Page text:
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Archive for January, 2017

29
Jan

Networking Made Easy

Do you hate to network? If so, you’re not alone. Some people hate the thought of walking into a room where they don’t know anyone, but they do it because networking is an important part of professional success. Being connected to others is one of the most valuable tools you have for getting referrals and being top-of-mind. Here are some tips to make it easier.shutterstock_121029922

  • Be selective about where you network. Choose organizations that you like and want to support. Having a shared interest and commitment to an organization makes it easier to attend meetings and mingle with other likeminded people.
  • Take it slow. Don’t set a goal to meet as many people as you can. Instead, decide that you will meet two or three new people and reconnect with someone you already know in the group.
  • Focus on the other person, not your discomfort. Use a journalist’s who, what, where, when, why, and how form of questioning to get to know people, but don’t come across as if you are interviewing them! Ask questions and share your own answers to them, so they get to know you, too.
  • Follow up. When you meet new people, make sure you take time to send an e-mail within a day or two to reinforce the connection. If you meet someone you want to get to know better, schedule a coffee meeting within a week or two.
  • Connect on social media. Add social media to your networking activities. LinkedIn is a great venue to meet people both within and outside your industry. Join groups, check profiles of people you are interested in meeting, and reach out to them. 

Need more help networking? Check out my blog posts Networking 101 and Networking Tips for Shy People.

22
Jan

Leading Multi-Generation Teams

The generation gap in today’s workplace is the most challenging it has ever been since each generation has a different view of how work should be performed. You’ve probably discovered that older generations tend to view younger generations as “upstarts” who want the rewards without the hard work, and younger generations think their older coworkers are too rule-bound and process-focused. The key to success is helping your team value their differences and use those differences to make the team stronger.people_around_desk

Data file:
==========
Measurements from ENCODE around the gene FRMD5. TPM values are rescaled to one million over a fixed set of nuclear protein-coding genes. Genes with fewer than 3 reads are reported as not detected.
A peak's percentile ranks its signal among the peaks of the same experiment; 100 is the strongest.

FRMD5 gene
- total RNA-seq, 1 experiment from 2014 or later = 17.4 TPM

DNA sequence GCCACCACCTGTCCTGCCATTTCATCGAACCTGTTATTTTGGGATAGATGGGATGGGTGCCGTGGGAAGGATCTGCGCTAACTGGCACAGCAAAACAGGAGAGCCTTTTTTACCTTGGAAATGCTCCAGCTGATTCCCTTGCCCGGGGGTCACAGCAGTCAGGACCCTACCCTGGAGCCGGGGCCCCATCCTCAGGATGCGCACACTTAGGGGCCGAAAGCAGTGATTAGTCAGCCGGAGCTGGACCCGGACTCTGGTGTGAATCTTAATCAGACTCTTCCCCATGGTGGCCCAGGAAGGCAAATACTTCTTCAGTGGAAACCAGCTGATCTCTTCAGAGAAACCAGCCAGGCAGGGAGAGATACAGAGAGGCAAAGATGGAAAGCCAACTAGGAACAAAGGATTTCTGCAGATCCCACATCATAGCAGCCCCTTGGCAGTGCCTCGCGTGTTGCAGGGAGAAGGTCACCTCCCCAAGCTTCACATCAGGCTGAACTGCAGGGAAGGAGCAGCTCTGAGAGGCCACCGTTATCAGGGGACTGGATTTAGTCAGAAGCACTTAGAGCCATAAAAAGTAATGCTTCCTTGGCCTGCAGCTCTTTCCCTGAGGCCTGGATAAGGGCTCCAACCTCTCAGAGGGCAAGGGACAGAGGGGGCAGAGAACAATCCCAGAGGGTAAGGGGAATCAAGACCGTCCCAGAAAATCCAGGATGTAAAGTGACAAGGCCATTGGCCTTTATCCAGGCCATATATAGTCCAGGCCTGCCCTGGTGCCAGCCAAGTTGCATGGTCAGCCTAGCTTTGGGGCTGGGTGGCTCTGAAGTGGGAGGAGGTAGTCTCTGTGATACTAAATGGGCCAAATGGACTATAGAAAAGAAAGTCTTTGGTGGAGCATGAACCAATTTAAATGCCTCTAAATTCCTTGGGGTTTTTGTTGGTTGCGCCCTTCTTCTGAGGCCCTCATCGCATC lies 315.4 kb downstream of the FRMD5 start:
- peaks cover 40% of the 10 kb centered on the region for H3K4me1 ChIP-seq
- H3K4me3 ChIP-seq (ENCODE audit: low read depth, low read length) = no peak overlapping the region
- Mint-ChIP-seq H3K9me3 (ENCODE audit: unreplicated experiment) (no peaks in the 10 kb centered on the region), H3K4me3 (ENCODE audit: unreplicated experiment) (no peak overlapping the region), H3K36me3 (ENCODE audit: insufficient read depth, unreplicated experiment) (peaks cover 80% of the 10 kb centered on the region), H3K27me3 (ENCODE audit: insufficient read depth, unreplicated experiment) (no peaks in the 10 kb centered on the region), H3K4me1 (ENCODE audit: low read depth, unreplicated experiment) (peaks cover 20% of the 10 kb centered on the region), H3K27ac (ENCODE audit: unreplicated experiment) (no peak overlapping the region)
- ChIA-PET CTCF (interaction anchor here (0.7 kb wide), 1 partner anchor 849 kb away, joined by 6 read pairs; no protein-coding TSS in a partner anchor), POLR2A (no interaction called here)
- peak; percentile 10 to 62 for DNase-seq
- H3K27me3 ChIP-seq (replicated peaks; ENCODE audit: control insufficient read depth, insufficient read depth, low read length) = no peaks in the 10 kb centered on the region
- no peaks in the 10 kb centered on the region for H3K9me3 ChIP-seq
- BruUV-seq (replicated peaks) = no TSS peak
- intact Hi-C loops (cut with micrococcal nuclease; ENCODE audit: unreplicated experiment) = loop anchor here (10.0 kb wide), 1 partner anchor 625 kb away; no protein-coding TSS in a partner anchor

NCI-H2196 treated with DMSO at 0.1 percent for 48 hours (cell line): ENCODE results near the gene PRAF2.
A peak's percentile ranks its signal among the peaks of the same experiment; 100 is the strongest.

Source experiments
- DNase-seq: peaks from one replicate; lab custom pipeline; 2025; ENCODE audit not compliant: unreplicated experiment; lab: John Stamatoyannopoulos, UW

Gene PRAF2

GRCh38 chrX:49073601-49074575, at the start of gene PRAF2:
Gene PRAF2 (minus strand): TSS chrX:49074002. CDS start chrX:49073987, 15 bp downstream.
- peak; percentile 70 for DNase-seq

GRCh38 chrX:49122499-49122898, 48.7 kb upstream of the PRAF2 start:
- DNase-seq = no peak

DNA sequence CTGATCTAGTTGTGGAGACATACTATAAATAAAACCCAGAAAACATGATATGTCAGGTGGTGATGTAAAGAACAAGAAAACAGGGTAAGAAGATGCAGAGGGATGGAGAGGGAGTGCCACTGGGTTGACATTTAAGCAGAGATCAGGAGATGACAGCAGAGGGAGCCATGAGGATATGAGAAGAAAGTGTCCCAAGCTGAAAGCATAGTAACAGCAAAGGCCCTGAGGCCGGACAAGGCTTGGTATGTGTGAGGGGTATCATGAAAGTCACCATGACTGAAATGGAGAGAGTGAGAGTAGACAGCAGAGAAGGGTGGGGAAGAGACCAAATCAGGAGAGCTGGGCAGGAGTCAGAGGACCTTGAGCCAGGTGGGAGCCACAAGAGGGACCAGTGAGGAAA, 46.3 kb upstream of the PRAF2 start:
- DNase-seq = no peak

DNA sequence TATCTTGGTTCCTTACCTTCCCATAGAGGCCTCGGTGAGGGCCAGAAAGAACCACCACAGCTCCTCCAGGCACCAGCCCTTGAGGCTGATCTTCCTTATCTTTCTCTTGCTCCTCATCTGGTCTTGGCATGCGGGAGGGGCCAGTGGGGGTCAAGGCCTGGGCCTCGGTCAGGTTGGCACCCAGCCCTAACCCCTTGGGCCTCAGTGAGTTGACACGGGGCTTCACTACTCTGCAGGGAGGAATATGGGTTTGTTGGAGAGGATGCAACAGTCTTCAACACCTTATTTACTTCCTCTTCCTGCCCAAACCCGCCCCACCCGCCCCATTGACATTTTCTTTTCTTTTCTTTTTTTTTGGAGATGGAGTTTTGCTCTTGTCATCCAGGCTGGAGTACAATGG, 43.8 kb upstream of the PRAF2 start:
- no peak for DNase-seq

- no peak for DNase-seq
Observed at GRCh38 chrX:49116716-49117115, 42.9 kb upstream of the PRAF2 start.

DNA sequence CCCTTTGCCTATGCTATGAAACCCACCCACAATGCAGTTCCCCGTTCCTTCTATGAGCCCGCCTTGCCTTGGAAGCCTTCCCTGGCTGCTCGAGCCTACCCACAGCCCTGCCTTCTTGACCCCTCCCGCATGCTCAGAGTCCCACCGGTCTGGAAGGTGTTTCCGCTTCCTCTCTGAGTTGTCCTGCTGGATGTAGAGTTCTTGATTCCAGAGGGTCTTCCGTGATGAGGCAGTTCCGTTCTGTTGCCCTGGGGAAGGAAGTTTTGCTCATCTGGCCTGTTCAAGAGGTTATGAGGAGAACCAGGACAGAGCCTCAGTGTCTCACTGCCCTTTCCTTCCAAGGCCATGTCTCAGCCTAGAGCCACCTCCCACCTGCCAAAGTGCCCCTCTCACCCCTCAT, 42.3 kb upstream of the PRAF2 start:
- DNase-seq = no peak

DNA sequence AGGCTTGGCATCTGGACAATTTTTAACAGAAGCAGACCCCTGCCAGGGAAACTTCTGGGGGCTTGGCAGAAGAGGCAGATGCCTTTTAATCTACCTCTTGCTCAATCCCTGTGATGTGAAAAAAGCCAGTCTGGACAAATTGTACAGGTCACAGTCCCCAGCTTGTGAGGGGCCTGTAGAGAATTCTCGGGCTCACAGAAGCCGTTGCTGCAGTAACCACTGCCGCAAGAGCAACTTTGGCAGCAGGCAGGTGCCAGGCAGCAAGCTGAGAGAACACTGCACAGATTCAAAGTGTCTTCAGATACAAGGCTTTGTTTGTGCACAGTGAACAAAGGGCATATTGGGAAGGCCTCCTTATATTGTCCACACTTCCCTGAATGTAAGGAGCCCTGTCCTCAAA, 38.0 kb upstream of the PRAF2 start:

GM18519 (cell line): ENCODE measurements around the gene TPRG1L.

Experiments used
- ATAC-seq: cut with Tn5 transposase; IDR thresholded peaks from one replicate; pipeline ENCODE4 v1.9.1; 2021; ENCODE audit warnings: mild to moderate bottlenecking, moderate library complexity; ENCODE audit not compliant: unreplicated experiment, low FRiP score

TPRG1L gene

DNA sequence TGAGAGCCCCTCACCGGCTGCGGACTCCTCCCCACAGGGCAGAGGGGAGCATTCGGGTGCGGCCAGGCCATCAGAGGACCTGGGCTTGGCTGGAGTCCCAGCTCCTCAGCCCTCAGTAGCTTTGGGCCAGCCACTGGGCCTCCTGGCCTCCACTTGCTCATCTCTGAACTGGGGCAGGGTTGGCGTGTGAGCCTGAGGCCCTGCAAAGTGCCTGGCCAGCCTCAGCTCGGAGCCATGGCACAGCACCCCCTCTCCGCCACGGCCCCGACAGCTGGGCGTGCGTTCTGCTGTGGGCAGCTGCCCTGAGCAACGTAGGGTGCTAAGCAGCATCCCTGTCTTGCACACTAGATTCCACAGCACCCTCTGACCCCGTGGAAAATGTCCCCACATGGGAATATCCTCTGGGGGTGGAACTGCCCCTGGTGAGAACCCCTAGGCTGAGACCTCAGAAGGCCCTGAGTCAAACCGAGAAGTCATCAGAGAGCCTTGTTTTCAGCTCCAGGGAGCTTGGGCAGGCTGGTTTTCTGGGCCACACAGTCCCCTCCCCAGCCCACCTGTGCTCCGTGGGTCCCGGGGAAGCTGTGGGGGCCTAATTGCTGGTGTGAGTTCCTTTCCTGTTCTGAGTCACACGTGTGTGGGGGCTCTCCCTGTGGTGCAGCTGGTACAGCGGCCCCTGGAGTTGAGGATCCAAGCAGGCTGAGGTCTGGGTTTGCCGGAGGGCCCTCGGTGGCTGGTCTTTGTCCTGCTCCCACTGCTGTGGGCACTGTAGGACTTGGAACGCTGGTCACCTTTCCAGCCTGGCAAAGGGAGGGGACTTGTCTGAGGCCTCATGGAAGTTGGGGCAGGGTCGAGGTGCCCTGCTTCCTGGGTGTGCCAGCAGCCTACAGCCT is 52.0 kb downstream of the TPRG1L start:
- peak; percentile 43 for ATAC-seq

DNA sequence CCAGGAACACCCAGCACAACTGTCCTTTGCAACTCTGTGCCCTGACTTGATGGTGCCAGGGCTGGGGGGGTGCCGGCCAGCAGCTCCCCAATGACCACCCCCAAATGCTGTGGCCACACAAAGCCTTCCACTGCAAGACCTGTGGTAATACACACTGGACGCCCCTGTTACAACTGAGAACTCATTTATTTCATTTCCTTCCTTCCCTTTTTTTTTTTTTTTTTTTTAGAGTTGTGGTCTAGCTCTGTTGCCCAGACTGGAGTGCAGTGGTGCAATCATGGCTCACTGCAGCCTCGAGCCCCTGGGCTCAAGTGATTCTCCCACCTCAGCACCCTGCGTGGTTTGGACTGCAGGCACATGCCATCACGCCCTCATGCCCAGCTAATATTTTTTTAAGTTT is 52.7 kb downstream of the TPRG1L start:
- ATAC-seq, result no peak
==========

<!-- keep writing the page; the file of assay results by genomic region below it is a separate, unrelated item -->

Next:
• Start by focusing on each generation’s strengths. Take advantage of your Millennials and Generation X employees by tasking them to come up with technology solutions that streamline processes. Your Boomer employees are relationship builders, so partner them as mentors and coaches for younger employees.
  • Hold workshops and live trainings to help your employees understand each generation’s background, preferences, and expectations. A little knowledge can bridge the generation gap and help your employees value and respect each other.
  • Think outside the box and be willing to make changes. Encourage your employees to suggest improvements and be willing to consider them. Create an atmosphere that fosters creativity and problem-solving and bring your team together to tackle a common challenge.

 

Help your team understand and value their differences and use them to be more successful in 2017. Want to know more about multi-generations? Check out my e-book Leading 4 Generations.

16
Jan

Avoid These Teambuilding Pitfalls

You need a strong team of employees who work well together and support each other, but a strong team doesn’t happen overnight. It takes work on your part to build it, keep it going, and help it grow even stronger. Here are three pitfalls to avoid since they can sabotage all your hard work.mentor